Let me note just a few contradictions:
- The student organizations at McGill have lined up to support the staff who are out on strike. These folks are seeking higher wages. Where would that money come from? In the past, the undergrad groups have supported the TAs when they have struck (which they are threatening to do again). Again, where does the money come from to pay for raises for folks who work at universities?
- The student organizations gripe about corporate donations, so where do they expect the money to come from?
- The students like to talk about social justice, but low tuition is actually quite regressive. Universities that charge more can then relieve the burden for the folks who are less well off. The real price of an average American higher education is much lower than the sticker price.
- The students should be griping about large classes. Perhaps not the large intro classes, but they certainly should mind taking 80 person classes as seniors. I hardly ever learn the names of students here because I am rarely in a classroom with less than 80 undergrads. So, perhaps they would want to hire more profs and keep those who might leave. But, alas, professors are greedy folks. One of the reasons I am leaving McGill (not the only reason nor the most important) is for more money elsewhere. And I will probably not be replaced immediately, as it saves McG money to keep the position open for a year or two. Who is going to teach the monster intro to IR class next year?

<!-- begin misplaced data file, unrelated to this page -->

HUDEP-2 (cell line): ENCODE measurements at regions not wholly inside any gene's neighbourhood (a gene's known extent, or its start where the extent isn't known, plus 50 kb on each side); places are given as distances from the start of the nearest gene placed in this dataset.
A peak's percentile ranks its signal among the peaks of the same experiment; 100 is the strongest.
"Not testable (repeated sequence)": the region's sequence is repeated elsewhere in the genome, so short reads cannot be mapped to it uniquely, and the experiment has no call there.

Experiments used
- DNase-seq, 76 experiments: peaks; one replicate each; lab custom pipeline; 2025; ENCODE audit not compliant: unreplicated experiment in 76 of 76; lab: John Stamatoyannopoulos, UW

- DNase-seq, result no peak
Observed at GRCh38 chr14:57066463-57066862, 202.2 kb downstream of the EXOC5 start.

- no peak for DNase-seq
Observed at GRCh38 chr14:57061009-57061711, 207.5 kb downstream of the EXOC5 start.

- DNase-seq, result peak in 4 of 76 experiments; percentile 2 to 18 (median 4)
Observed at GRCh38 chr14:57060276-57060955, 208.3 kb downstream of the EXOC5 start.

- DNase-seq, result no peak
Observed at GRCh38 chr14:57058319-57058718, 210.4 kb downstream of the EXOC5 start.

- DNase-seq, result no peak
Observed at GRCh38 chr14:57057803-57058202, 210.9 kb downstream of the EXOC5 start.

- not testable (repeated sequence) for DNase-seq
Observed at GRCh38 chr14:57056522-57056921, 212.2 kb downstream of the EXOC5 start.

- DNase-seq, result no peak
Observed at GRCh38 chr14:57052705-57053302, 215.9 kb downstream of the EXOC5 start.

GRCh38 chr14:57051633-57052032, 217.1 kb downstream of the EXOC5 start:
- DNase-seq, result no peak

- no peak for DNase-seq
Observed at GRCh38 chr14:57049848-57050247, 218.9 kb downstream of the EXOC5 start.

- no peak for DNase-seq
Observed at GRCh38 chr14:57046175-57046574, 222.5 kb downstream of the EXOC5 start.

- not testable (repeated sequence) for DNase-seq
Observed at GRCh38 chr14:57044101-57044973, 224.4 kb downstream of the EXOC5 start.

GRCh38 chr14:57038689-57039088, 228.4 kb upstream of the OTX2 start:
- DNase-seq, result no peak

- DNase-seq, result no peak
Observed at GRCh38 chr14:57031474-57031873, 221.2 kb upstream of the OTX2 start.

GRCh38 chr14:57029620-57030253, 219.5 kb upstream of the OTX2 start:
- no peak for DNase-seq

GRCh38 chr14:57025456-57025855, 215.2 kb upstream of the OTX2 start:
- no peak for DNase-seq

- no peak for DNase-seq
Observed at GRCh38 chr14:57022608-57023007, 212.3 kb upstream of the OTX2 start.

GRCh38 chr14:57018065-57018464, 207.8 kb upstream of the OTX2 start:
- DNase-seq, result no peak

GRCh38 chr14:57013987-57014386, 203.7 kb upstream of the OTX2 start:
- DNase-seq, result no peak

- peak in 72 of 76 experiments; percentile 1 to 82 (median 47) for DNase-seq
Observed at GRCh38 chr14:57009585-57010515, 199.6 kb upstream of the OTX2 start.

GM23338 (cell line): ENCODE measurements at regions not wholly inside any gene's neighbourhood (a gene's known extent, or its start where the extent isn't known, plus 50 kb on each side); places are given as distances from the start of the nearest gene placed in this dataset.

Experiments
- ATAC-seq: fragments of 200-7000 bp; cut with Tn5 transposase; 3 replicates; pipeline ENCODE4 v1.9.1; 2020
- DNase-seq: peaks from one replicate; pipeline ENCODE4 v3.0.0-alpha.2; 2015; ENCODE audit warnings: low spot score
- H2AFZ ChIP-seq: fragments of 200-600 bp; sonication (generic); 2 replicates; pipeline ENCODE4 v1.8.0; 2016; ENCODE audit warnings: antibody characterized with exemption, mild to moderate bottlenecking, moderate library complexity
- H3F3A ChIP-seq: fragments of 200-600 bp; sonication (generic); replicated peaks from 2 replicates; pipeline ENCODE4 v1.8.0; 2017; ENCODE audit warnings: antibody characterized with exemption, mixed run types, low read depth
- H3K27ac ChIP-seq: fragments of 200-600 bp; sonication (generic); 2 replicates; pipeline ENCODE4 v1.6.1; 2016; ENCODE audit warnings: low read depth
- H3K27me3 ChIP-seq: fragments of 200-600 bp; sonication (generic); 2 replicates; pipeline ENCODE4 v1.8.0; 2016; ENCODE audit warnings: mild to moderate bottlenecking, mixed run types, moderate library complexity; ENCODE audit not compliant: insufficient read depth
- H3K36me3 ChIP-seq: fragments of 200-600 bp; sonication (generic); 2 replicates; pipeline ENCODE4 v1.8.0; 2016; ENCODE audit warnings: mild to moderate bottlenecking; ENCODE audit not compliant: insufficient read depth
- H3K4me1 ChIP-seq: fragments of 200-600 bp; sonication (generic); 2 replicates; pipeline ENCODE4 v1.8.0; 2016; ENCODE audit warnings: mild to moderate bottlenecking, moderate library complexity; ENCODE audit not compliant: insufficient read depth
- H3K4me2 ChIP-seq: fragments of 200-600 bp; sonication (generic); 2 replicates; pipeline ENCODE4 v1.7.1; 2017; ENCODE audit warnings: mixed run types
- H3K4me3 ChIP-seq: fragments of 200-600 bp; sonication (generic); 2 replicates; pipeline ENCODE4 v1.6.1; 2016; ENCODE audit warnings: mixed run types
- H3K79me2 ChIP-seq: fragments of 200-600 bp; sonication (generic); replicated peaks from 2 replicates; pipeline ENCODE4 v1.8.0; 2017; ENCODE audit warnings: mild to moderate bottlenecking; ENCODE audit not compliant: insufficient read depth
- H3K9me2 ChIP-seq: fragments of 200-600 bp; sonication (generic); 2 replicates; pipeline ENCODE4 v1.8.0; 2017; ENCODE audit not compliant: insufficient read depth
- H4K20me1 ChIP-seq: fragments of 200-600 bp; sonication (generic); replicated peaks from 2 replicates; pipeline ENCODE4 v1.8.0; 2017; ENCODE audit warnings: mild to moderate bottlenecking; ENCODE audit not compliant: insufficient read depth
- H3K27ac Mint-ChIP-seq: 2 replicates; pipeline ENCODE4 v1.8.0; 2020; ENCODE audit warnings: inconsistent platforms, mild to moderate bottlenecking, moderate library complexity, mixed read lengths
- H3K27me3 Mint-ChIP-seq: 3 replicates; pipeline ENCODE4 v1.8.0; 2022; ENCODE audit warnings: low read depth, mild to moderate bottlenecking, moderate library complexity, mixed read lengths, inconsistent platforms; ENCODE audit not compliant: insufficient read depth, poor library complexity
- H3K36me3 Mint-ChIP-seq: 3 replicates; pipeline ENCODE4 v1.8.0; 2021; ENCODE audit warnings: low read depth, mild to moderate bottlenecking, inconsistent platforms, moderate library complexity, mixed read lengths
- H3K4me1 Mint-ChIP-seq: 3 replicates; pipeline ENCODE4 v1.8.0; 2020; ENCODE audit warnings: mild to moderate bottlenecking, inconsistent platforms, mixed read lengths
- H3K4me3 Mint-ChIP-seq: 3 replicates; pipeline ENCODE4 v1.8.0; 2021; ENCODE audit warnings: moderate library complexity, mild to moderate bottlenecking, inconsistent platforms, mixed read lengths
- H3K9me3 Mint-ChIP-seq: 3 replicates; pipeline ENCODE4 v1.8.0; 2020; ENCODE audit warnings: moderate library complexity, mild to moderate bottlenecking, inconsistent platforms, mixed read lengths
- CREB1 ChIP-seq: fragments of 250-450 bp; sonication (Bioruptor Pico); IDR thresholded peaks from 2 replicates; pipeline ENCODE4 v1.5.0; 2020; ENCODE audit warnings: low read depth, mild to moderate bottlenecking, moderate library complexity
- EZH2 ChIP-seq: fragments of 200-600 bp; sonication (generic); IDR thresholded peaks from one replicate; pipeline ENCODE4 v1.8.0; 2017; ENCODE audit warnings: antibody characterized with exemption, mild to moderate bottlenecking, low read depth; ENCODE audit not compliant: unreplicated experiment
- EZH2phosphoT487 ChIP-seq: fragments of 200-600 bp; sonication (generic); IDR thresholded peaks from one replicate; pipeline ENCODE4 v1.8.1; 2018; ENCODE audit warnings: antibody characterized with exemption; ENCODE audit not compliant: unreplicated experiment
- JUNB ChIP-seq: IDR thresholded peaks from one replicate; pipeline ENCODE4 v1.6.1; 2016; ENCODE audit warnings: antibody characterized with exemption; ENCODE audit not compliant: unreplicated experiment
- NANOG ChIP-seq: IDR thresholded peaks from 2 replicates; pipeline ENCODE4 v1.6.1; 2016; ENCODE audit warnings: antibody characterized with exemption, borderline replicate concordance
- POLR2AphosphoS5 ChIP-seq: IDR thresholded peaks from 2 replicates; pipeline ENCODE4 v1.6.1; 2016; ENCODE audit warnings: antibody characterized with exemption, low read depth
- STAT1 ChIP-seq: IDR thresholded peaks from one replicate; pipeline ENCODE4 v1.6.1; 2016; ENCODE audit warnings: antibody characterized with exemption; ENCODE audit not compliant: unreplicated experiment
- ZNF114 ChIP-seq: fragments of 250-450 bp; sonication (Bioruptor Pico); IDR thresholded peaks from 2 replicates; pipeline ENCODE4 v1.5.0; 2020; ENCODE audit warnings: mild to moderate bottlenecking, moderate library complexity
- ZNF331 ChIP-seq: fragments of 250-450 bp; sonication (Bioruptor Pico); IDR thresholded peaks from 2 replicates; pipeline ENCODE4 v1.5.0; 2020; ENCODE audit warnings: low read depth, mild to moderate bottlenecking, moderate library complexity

- I have noted before that the students seem to be acting against their self-interests (of course, their organizations/unions have interests that are separate from their members). If the quality of the education goes down due to funding constraints (libraries cut back, staff is reduced, student/faculty ratios increase, professors flee for money elsewhere), that will not hurt this generation because it happens later, after they are gone. But so do the tuition cuts. The key is that a degree varies in value over time, which is why folks are so obsessed about rankings. The more value a degree has due to the reputation of its school, the better a person's life chances--employment, promotions, etc. But the challenge is that it is a global market of education. If Canada freezes tuition and suffers accordingly, degrees from elsewhere will gain in relative value. I don't always think globalization exists (hard to get my car into Canada when I moved here), but, in this case, it is quite true that profs will move to where they can get paid better and have better working conditions. The most competitive students can do that, too.
- The students have asked the profs to strike in sympathy with them. Sorry, but nay. My self-interest is squarely aimed at reasonable tuition increases over the long run. I do think that provinces/states/federal governments should realize that universities are better multipliers than pretty much everything else. But that would require a medium term vision.
- The students seem to think that governments will respond by kicking in more money for universities despite the trend being very much in the other direction. Student activists argue: "I think it will be hard for the government not to pay attention." Guess again. The problem is that students tend not to vote despite having these ideals, and old folks tend to vote a lot and narrowly along their self-interests. Older voters are focused on maintaining social programs for themselves (and no one else) and on keeping taxes low. So, the students should be blaming their grandparents for voting wrong, and their parents for not helping to fund their education.
My colleague, Jacob Levy tweeted: "What we obtain too cheap, we esteem too lightly." Thomas Paine. Indeed.